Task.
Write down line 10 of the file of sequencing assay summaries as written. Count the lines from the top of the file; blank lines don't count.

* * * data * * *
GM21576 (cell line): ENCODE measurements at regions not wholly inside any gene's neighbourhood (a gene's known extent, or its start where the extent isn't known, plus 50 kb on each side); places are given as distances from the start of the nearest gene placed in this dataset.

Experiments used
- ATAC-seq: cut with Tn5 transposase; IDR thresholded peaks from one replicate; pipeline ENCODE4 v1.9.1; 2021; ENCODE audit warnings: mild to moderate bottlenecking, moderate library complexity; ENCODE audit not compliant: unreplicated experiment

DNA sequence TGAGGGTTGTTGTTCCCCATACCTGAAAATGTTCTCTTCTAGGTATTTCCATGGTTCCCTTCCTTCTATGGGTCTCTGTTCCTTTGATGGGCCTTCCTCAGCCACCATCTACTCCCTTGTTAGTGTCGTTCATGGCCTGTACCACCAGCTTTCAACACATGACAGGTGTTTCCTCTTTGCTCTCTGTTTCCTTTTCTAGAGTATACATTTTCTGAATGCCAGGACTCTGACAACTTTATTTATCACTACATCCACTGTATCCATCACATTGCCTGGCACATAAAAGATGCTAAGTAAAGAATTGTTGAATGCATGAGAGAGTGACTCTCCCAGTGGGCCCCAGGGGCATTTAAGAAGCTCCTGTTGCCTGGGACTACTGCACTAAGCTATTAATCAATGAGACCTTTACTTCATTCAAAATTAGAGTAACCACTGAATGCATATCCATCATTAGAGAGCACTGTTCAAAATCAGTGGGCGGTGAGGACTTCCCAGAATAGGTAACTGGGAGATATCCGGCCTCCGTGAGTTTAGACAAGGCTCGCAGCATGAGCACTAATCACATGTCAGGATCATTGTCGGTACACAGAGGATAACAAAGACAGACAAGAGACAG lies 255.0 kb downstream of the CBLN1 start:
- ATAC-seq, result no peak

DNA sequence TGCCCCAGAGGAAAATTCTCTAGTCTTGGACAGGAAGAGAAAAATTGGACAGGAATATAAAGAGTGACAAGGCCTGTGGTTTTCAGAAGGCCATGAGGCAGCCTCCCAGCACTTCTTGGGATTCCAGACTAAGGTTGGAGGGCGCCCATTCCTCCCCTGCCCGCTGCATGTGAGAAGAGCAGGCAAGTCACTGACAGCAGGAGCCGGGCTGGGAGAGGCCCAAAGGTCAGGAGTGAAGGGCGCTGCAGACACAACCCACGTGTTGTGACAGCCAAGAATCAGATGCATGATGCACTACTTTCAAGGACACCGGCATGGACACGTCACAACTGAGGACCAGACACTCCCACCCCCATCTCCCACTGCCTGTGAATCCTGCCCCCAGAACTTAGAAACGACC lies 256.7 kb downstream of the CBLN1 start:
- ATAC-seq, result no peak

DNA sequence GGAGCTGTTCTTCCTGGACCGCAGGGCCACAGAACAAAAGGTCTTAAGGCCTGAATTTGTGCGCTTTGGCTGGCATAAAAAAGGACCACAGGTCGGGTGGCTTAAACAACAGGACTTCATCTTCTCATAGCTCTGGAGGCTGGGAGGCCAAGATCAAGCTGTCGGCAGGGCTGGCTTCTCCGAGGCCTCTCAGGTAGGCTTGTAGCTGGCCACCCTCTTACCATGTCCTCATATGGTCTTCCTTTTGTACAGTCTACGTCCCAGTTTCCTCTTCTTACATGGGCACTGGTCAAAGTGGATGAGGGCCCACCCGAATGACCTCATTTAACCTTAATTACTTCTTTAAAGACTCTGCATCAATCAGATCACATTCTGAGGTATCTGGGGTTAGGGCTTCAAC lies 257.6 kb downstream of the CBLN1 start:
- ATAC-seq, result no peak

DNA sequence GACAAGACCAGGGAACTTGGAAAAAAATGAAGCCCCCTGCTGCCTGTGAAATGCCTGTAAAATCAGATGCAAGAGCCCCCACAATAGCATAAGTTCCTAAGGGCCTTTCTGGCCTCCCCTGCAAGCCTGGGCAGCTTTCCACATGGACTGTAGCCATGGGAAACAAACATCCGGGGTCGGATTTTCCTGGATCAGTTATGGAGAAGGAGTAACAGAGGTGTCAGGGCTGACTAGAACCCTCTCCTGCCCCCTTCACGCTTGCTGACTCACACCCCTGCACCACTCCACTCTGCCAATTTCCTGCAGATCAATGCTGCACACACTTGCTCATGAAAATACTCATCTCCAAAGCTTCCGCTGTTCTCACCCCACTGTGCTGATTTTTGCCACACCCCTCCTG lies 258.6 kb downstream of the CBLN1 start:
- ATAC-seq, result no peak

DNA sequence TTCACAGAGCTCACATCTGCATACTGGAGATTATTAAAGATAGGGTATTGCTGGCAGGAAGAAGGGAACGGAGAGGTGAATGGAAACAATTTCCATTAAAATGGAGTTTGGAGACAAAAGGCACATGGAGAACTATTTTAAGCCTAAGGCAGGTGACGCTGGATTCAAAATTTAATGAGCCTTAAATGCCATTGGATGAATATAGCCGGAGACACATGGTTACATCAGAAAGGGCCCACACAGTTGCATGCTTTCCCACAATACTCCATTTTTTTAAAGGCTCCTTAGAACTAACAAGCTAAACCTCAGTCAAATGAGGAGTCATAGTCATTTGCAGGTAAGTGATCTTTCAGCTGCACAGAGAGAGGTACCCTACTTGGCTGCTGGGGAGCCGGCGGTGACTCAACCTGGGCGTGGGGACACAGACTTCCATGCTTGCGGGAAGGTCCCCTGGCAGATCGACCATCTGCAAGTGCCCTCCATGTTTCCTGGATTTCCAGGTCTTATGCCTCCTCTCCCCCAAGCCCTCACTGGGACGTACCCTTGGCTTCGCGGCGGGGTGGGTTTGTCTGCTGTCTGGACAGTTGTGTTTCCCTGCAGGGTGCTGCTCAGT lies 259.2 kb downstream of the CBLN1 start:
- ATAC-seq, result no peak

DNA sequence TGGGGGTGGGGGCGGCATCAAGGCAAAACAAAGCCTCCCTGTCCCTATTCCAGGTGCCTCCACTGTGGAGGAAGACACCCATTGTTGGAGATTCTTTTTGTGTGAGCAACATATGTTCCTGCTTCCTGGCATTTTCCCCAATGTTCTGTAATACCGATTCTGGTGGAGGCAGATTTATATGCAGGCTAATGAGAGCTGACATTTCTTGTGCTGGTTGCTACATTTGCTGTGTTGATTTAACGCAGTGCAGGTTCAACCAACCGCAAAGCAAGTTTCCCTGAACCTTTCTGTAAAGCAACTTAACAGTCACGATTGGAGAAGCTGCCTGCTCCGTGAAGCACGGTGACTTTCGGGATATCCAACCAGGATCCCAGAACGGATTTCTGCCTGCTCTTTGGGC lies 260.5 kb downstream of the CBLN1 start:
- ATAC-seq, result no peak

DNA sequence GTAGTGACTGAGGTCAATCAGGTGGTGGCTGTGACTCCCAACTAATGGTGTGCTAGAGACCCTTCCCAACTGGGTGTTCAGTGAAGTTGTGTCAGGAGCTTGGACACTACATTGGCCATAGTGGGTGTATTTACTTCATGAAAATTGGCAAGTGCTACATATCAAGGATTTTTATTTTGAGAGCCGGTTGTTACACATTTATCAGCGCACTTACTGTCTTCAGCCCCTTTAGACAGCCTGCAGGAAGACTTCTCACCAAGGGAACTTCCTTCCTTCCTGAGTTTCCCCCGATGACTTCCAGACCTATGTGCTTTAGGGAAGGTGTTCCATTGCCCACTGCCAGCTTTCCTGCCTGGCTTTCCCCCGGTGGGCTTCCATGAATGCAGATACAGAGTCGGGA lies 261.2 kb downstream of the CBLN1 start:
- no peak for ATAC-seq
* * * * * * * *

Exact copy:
DNA sequence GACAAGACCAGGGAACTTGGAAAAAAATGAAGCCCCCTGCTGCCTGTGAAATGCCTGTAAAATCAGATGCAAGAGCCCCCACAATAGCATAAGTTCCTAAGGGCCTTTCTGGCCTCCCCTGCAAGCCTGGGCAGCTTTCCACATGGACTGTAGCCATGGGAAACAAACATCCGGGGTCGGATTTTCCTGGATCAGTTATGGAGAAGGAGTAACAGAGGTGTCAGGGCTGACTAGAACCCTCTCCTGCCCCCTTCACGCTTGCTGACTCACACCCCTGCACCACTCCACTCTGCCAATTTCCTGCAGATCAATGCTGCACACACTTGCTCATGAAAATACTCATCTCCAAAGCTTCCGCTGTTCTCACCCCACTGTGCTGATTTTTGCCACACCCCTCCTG lies 258.6 kb downstream of the CBLN1 start: